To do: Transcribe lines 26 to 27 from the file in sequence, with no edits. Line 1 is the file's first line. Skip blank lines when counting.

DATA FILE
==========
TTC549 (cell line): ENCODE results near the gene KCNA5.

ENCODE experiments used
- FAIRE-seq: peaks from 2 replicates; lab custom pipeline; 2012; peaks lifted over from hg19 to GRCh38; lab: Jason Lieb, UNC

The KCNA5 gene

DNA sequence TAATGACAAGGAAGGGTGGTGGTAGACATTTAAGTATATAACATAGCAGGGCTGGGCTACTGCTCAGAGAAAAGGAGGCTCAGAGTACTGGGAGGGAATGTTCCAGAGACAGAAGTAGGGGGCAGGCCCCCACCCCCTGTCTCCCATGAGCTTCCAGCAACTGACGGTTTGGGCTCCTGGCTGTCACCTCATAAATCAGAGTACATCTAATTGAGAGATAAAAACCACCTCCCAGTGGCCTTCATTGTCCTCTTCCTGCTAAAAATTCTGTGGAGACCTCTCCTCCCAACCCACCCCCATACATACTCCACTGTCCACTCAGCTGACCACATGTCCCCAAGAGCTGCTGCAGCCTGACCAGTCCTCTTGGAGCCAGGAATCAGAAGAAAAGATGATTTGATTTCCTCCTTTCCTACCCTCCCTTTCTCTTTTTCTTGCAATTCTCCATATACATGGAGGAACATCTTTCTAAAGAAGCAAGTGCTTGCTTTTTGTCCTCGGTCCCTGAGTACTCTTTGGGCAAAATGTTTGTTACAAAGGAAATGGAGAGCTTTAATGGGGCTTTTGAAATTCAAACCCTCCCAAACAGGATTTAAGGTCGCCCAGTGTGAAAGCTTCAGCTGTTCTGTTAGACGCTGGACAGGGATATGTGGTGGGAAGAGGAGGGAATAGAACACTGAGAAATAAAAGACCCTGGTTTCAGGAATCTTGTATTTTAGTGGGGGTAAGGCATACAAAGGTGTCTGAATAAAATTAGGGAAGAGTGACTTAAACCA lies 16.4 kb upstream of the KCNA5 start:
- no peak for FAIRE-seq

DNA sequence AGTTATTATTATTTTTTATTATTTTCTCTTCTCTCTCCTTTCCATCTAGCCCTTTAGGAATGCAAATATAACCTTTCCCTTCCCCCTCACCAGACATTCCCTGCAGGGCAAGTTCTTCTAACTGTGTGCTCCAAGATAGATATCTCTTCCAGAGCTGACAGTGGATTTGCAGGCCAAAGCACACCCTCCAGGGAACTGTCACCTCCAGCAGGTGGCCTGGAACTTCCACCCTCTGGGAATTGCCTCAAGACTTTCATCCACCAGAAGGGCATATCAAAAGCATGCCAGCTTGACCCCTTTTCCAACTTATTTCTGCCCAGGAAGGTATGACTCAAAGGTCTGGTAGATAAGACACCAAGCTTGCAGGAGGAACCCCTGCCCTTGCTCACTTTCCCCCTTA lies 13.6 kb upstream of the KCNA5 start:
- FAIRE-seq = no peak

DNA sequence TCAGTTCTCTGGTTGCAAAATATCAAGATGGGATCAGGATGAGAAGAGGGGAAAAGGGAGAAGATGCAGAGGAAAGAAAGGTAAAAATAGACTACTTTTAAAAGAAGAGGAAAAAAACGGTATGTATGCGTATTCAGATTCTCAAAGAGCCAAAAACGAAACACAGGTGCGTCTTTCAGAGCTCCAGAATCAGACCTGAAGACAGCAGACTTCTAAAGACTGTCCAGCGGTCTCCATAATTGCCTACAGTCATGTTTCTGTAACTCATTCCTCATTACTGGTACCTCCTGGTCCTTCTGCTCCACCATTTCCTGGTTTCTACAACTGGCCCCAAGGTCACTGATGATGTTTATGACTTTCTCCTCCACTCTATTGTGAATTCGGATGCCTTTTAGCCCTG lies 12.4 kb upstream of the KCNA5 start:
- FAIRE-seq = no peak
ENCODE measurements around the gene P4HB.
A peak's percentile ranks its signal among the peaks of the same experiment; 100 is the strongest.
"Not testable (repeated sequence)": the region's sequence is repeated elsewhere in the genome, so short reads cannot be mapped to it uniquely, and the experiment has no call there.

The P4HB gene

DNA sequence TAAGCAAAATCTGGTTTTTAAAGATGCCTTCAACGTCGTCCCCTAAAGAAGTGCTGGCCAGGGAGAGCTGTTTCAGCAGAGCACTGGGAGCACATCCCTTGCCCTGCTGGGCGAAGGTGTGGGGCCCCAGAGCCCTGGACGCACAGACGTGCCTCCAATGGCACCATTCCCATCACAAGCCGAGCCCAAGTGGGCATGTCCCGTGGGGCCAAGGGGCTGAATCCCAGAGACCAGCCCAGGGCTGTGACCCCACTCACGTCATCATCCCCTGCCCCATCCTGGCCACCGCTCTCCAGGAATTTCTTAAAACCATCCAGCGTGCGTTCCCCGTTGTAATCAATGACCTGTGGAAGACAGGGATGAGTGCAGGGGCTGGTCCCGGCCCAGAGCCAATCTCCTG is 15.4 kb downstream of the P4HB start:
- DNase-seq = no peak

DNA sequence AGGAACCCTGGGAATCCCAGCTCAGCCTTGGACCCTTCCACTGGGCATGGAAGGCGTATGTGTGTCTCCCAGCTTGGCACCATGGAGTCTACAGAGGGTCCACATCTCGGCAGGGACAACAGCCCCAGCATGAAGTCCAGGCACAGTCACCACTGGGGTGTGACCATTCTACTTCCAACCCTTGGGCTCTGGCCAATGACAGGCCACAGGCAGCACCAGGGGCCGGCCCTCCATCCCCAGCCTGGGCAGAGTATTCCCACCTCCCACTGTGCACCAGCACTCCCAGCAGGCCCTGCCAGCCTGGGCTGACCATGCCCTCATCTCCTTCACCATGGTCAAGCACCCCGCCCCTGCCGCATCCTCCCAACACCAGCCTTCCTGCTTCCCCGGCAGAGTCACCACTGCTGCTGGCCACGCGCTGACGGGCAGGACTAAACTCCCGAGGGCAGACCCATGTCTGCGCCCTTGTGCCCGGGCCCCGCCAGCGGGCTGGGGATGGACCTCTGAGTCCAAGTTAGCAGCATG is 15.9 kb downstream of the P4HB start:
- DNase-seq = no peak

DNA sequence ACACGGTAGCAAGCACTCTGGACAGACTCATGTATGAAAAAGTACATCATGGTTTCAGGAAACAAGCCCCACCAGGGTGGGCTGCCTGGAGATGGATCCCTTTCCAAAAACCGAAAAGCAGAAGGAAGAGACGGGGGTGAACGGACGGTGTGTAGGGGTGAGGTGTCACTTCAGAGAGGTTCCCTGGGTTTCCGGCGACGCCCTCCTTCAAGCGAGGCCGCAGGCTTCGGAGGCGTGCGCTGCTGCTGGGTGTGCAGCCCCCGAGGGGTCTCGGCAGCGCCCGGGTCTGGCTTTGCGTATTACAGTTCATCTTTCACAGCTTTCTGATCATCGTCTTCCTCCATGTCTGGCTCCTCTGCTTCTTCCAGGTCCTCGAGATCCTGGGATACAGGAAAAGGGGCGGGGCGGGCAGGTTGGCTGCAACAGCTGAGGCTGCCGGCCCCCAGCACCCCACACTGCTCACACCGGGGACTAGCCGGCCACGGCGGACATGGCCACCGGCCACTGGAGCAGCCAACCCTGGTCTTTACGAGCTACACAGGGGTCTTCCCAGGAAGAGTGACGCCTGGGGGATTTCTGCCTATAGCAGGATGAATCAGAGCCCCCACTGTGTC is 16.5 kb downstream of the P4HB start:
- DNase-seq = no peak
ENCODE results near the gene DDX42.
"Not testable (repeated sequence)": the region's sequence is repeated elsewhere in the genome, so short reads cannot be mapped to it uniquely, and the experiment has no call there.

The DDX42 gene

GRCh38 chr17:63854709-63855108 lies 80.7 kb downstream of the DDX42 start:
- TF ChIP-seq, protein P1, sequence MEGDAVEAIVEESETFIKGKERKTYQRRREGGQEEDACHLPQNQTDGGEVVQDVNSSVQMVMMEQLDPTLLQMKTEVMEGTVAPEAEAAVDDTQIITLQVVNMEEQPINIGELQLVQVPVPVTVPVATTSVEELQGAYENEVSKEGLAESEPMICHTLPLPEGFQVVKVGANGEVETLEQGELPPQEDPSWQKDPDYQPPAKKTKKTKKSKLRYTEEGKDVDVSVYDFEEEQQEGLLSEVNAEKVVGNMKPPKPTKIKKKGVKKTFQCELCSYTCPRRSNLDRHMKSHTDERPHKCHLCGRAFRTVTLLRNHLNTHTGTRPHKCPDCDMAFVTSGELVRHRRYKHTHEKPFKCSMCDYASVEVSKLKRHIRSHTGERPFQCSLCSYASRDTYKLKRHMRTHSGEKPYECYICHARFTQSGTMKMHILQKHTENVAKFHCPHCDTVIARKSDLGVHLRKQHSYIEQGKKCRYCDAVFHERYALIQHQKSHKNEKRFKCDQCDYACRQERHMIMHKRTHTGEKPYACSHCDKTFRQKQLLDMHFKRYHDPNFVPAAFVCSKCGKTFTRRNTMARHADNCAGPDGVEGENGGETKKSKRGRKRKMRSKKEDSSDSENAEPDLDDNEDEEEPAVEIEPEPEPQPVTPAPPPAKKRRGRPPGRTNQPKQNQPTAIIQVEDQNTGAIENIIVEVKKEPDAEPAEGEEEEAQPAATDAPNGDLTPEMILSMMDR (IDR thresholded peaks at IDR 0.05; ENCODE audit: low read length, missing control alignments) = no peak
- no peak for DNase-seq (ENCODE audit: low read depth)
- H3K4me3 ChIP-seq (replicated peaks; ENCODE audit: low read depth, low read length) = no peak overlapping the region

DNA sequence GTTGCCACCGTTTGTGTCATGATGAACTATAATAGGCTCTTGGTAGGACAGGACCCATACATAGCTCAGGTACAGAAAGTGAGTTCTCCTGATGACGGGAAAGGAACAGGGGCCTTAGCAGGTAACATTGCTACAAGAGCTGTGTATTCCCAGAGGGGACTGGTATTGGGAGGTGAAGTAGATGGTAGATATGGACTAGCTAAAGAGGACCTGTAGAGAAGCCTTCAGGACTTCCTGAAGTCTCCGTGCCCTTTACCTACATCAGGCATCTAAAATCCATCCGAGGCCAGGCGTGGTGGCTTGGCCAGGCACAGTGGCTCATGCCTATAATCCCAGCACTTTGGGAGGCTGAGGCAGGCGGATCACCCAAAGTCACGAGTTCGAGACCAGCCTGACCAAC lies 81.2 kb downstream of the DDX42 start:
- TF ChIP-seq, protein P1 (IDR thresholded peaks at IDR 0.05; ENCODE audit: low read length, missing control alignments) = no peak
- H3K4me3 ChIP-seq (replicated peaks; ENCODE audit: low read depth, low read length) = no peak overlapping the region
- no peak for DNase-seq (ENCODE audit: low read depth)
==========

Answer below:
- no peak for DNase-seq (ENCODE audit: low read depth)
- H3K4me3 ChIP-seq (replicated peaks; ENCODE audit: low read depth, low read length) = no peak overlapping the region